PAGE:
If your budget is tight and you’re short on time, why not explore this cosmopolitan city, home to a host of international organisations, with the bonus of beautiful mountain views. On a recent trip, lasting a short 36 hours, (including travel), I was amazed how much it’s possible to achieve. The city’s transport system is so efficient and if, before you travel, you download the The Geneva Transport Card it’s all FREE!

It’s easy to get into the centre from the airport, on arrival follow the bus signs and hop on bus No.10, which runs every eight minutes, and in 20 minutes, you will be in the centre of Geneva.  En-route, I made a quick stop to drop my bag at the wonderfully contemporary Meininger Hotel, just four stops along, and a two minute walk to the accommodation, I found this to be a really convenient location to access transport links.

I was really impressed by the standard and quality of the accommodation, en-suite rooms, buffet breakfast and very nice, packed lunches are on offer, and the staff are ready and willing to help with any queries you may have.

Transport routes are all clearly marked, an electronic screen at each stop gives you a countdown of when the bus will arrive.  Don’t be fazed by using public transport with a group either, the buses and trams are large, run frequently, if preferred a route/city map can be downloaded in advance of your trip to help to plan your stops, something I found to be most useful, and I am sure you will too with a group of students in tow!

So how much can you fit into a day and a half. Of course, a visit to CERN is a must, so this was top of my list. If your trip is based on trying to secure a full guided visit, bookings for this are only open nine months in advance and confirmed much nearer to the time of travel. However, if you’re not lucky enough to get in do not despair, as the permanent exhibitions are free to visit. With hands-on experiments, real scientific objects, immersive environments and interactivity, the exhibitions at Science Gateway will bring CERN to life.

Although this is self-guided the CERN guides are on hand and are happy to explain and answer any questions your pupils may have. Well worth a visit, followed by lunch outside in front of the iconic Globe tops of this most interesting visit.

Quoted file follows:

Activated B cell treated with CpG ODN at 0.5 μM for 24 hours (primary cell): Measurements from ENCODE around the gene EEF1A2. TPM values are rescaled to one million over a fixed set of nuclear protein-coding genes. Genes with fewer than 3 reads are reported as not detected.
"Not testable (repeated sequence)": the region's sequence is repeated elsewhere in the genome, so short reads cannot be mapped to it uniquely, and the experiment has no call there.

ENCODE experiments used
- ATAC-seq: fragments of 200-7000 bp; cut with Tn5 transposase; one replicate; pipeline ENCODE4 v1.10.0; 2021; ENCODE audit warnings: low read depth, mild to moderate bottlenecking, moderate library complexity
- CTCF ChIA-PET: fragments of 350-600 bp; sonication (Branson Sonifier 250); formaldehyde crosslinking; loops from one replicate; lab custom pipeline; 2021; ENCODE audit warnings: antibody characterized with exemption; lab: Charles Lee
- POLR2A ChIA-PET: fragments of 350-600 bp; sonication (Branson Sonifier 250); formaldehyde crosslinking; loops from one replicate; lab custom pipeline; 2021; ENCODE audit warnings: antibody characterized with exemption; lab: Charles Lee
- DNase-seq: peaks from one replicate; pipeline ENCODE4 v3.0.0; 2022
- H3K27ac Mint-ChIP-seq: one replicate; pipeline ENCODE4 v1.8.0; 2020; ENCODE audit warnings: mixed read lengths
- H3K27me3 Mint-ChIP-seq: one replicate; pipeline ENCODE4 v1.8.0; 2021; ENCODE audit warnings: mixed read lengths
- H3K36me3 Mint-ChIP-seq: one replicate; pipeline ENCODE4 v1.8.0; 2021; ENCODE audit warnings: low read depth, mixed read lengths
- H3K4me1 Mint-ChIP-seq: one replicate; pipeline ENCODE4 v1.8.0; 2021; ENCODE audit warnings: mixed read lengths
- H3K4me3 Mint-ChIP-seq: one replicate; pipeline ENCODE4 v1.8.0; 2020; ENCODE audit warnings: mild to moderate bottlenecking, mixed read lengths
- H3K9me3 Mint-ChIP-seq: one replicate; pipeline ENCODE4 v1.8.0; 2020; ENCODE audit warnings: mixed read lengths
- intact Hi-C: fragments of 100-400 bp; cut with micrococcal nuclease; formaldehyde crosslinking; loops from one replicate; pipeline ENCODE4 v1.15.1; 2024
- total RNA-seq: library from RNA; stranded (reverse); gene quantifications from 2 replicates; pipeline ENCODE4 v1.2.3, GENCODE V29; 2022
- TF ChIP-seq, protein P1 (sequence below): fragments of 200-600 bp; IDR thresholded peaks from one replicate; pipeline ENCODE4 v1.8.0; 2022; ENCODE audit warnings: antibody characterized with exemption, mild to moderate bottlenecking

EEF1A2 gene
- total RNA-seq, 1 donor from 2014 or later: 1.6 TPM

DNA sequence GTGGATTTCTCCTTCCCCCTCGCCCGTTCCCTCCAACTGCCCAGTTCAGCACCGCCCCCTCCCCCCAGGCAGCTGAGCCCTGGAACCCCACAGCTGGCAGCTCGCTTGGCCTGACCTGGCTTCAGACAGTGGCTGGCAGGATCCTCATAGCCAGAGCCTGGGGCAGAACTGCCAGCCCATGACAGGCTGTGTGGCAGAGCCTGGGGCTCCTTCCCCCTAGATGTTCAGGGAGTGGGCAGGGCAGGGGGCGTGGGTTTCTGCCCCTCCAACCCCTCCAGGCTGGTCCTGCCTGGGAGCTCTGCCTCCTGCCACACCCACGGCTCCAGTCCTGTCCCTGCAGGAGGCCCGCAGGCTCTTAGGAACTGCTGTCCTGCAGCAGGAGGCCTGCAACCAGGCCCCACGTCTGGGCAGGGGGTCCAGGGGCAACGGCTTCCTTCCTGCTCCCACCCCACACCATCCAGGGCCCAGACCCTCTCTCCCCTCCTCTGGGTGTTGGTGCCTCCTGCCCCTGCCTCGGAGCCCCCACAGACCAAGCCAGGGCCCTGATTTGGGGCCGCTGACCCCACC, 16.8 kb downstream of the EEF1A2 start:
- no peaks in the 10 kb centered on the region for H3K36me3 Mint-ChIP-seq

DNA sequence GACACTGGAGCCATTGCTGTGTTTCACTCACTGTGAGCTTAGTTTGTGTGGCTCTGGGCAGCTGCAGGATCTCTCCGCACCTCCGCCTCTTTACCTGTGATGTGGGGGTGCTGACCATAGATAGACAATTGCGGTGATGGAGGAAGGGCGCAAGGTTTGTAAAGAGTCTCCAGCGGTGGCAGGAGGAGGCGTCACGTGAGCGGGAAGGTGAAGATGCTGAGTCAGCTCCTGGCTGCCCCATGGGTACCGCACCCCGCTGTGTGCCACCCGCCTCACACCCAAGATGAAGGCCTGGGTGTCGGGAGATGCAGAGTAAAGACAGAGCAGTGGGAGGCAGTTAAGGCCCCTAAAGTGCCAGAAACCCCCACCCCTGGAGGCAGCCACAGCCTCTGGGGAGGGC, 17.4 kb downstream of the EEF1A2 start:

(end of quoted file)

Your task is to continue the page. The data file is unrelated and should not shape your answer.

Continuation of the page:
My next stop was Lake Geneva to enjoy a relaxing 50 minute boat cruise. Take in glorious views of the Swiss Alps from the water and learn about local landmarks with the help of an audioguide. Peer at the famous Jet d’Eau fountain in the city and on a clear day see the famous Mont-Blanc mountain, the surrounding Swiss Alps, and famous buildings.

Day 2.

Early rise and so much still to do, hop on the bus back into the centre of Geneva to explore the old town and visit the famous 16th century St Peters Cathedral. Over 850 years old and steeped in history. If you have time and the energy to climb the towers the view of the city and surrounding mountains is stunning.

Having very limited time in Geneva, with so much more still to do, such as the United Nations building, the International Red Cross museum, and much more I will need to return!

But if your tour is STEM focused then must-dos are CERN and The History of Science Museum.

Geneva is a city that has something to offer everyone. With its rich history, vibrant culture, and stunning scenery, mix and match your visits for a full cultural experience.

Our travel advisors can help tailor your trip and plan an itinerary that best suit your needs. View our school trips to Switzerland, our science school trip to Geneva, and our cultural trip to Geneva.

Definitely a city worth a visit!

Categories: Science

by Emilie Lehkyj


Categories: Science

by Emilie Lehkyj


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